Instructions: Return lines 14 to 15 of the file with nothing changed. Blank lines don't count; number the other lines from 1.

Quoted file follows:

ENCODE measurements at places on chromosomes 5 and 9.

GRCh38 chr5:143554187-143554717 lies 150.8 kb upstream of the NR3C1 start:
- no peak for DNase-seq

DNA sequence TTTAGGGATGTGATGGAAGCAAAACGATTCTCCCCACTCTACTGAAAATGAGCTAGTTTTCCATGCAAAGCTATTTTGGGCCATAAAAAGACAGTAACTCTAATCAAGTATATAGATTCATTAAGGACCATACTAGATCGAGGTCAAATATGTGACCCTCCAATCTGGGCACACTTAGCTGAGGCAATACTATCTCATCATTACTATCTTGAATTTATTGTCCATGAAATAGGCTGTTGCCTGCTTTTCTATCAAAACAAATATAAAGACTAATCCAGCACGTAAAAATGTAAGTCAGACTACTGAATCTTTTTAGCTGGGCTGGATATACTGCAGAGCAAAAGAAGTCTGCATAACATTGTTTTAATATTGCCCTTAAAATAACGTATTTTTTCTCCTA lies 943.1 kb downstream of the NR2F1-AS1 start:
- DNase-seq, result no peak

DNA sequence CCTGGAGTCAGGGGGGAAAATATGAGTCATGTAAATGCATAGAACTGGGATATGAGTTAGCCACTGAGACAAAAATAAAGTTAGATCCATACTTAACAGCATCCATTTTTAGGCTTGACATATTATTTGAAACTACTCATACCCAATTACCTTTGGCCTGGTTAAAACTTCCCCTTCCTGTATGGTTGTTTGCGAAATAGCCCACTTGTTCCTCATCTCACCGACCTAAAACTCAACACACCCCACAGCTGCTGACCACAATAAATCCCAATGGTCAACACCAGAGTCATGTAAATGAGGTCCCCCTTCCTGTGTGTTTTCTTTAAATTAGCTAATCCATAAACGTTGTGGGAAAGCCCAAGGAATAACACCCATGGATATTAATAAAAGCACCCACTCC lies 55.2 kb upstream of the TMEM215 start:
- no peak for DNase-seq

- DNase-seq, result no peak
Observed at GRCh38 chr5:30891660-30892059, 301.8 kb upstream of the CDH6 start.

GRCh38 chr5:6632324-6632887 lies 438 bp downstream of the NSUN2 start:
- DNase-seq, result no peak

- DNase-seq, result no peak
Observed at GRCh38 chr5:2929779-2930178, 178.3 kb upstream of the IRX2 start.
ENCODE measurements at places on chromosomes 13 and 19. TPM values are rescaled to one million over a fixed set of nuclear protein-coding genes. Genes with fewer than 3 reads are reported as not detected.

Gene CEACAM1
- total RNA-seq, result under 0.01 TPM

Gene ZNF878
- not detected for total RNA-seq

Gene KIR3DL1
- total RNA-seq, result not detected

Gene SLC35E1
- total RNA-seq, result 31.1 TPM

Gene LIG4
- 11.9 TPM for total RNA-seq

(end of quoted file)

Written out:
ENCODE measurements at places on chromosomes 13 and 19. TPM values are rescaled to one million over a fixed set of nuclear protein-coding genes. Genes with fewer than 3 reads are reported as not detected.

Gene CEACAM1